Running Istio with Cilium’s Kube Proxy Replacement

The kube-proxy replacement offered by Cilium’s CNI is a very powerful feature which can increase performance for large Kubernetes clusters. This feature uses an eBPF data plane to replace the kube-proxy implementations offered by Kubernetes distributions typically implemented with either iptables or ipvs. When using other networking infrastructure, the otherwise hidden Cilium eBPF implementation used to replace kube-proxy can bleed through and provide unintended behaviors. We see this when trying to use Istio service mesh with Cilium’s kube-proxy replacement: kube-proxy replacement, by default, breaks Istio.

To understand why Cilium’s kube-proxy replacement breaks Istio, we need to understand some basic networking details in Kubernetes and Cilium. For example, in Figure 1 below, kube-proxy is implemented with iptables (which is the default in Kubernetes). When an application wants to communicate with another service in a Kubernetes cluster, the application calls the service by host name/FQDN of the Kubernetes Service. The application makes the call, the host name for that service gets resolved by DNS to the Cluster IP for the service, and then kube-proxy (iptables in this case) handles the translation of the Cluster IP, load balancing, and NATing required to make this work transparently.

kube-proxy with iptables

Figure 1: Using default Kubernetes kube-proxy implementation with iptables

When you use Istio on Kubernetes, you see a different behavior: Istio does service discovery, health checking, connection pooling, more sophisticated Layer 7 load balancing—and more—inline with a service request. For example, in Figure 2, we see Istio uses a sidecar (although a sidecarless option is available) to implement its functionality.

sidecar proxy

Figure 2: Istio uses a sidecar proxy to implement service communications

In this example, the application looks up a Kubernetes Service FQDN with a DNS call (in this case, Istio can proxy DNS locally to save load on the Kubernetes DNS servers as well as implement zone-aware load balancing, et al.) and then takes the Cluster IP to make a call. This call goes through the Istio sidecar proxy which then gets matched to the appropriate upstream endpoint. When the traffic leaves the Pod, all of the routing and load balancing decisions have already been made and the call will be to an actual Pod IP address. Kube-proxy does not need to do anything in this case.

When you enable Cilium’s kube-proxy replacement in Kubernetes, iptables is no longer used to implement kube-proxy. Cilium implements kube-proxy functionality and uses its eBPF data plane to handle the load balancing across the various Pod IPs that make up a backend service.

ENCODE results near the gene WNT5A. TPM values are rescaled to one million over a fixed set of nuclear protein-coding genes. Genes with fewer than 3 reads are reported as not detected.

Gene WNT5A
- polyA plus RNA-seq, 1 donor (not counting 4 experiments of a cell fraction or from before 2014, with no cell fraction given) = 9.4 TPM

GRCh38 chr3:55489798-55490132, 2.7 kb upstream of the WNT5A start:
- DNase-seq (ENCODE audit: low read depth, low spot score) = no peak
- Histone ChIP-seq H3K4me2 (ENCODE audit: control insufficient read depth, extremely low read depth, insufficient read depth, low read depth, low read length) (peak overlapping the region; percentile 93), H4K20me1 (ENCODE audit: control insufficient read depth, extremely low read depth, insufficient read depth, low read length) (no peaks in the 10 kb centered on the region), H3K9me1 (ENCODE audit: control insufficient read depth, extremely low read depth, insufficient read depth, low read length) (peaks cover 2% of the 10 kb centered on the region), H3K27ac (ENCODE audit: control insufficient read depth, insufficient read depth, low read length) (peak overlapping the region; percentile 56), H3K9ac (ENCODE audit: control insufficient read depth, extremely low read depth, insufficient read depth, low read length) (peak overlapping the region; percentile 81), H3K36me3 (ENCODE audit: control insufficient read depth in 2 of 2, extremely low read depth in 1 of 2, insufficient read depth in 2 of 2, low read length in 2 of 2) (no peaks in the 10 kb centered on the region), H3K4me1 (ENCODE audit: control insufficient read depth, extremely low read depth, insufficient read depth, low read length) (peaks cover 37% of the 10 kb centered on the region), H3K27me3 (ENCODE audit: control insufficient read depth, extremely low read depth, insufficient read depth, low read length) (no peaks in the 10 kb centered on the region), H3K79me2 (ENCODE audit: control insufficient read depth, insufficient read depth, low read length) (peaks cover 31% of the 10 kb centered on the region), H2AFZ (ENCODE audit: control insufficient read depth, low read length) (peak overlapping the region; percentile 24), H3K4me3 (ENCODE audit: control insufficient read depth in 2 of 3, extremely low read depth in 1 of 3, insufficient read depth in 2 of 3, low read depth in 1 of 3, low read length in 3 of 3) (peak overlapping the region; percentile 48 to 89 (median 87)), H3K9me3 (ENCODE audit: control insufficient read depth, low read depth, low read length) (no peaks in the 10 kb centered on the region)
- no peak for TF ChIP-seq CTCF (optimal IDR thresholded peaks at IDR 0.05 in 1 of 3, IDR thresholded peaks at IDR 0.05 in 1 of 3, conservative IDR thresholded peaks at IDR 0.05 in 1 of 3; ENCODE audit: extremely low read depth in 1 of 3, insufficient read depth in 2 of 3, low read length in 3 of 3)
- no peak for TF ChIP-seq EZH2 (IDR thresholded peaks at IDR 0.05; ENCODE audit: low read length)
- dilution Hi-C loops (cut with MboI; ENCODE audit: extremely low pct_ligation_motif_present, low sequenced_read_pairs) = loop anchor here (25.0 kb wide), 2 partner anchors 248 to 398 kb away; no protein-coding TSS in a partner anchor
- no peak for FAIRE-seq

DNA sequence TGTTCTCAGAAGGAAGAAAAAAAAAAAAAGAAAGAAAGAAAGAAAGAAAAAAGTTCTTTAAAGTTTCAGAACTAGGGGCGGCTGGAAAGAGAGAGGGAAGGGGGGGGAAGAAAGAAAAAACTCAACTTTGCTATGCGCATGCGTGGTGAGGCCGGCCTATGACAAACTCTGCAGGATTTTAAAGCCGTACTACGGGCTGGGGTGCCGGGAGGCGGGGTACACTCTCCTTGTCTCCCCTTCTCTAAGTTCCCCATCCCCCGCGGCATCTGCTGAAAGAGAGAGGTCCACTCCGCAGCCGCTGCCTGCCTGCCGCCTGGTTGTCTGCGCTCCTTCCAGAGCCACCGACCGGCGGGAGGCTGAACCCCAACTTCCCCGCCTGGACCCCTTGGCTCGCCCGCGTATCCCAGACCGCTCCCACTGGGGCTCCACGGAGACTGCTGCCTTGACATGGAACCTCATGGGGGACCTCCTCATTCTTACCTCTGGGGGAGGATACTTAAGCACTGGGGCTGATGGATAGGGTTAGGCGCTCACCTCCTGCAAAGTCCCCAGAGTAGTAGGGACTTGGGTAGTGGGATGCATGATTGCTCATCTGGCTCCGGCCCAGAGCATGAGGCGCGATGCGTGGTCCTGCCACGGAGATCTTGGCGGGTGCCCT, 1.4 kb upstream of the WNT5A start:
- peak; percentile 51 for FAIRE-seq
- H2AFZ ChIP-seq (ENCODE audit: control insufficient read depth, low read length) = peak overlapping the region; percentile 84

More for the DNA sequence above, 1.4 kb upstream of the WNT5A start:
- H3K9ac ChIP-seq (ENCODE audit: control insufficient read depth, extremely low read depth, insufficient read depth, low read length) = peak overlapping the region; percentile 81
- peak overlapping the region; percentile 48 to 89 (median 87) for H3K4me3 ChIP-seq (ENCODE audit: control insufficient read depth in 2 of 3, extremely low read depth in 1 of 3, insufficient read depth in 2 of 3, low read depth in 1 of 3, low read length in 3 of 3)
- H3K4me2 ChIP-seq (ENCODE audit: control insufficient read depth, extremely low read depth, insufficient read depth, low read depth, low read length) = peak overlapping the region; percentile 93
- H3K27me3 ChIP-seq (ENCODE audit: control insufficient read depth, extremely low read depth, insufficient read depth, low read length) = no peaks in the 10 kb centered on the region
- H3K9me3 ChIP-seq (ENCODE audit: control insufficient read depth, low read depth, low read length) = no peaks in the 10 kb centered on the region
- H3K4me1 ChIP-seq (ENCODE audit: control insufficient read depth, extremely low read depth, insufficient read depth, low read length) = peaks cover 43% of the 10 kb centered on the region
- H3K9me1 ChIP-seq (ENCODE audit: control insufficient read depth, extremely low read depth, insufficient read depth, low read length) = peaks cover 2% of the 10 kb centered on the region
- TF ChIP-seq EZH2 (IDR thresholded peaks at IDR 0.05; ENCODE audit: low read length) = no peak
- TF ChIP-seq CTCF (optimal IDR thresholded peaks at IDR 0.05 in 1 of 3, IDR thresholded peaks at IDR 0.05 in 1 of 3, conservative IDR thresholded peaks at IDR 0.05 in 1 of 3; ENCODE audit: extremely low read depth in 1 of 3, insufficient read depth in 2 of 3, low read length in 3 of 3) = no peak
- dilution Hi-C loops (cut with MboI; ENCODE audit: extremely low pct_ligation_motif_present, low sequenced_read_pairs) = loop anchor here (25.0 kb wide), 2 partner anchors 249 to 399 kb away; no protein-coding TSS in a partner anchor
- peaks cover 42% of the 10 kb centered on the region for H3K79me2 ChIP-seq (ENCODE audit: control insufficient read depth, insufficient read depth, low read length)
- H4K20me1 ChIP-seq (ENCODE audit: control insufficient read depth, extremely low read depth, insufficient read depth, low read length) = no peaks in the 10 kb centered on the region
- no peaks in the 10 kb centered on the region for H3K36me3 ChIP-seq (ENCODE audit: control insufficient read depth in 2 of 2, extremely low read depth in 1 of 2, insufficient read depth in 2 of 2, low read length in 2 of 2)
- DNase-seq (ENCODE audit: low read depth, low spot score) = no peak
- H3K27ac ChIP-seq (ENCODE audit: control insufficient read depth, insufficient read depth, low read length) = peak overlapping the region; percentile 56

Cilium kube-proxy

Figure 3: Cilium kube-proxy replacement transparently does the service to pod translation in the Pod

As you can see, Cilium’s eBPF data plane actually watches for TCP events within the Pod, and upon starting a connection, can transparently do the Cluster IP to Pod IP translation. In this case, the traffic leaving the application pod is already off to a destination Pod IP. Because of this behavior (translating directly in the Pod), we run into challenges with Istio. Istio expects to match on a Kubernetes Service’s Cluster IP. In fact, if a Pod IP is targeted directly, most of Istio’s functionality is bypassed.

Cilium implements this kube-proxy replacement as early as possible in the data path, but this doesn’t have to be the case. If we want Istio to correctly work, we can configure Cilium to do any of the Kubernetes Service Cluster IP to Pod IP translations outside of the Pod (like the default iptables implementation does—however Cilium will do this with eBPF).

To do this, we need to configure Cilium’s socket load balancing and operations functionality to apply to traffic when it’s seen on the host namespace only. We do this with the socketLB.hostNamespaceOnly=true configuration option. For example, installing into a Kind Kubernetes cluster could look like this:

helm upgrade --install cilium cilium/cilium --version 1.13.2 \
--namespace kube-system \
--set ipam.mode=kubernetes \
--set kubeProxyReplacement=strict \
--set socketLB.hostNamespaceOnly=true \
--set k8sServiceHost=kind1-control-plane \
--set k8sServicePort=6443

Please note, the hostNamespaceOnly feature is only available in Linux Kernel 5.7 or above.

When configured like this, Istio’s functionality (DNS capture, Service Load balancing, circuit breaking, traffic splitting, content-based routing, etc.) will continue to operate as expected.

The “host namespace only” settings simply tells Cilium to do the translation at the host level instead of the pod level (i.e., as soon as possible in the data path). There’s no difference from the point of functionality.

Running Istio and Cilium Together in Harmony

Istio and Cilium are better run together, however, among the low-level options and configurations to be mindful of, users must also understand how policies written for one layer (Layer 3 and 4 – CNI) affect or complement those for another layer (Layer 7 – service mesh). Cilium’s network policy objects and Istio’s policies should be complementary to provide defense in depth.

In my experience, SREs, developers, and platform users don’t want to know about the nuances and implementation details at these layers. Often they just want to think in terms of policy that affects “workload A” or “workload B”. Gloo Network for Cilium is’s solution to managing and configuring application networking policies across workloads, clusters, zones, regions, and clouds with a single unified API to specify the policy. Want to continue to conversation on this? I am always happy to discuss more on Twitter or on Slack (@ceposta).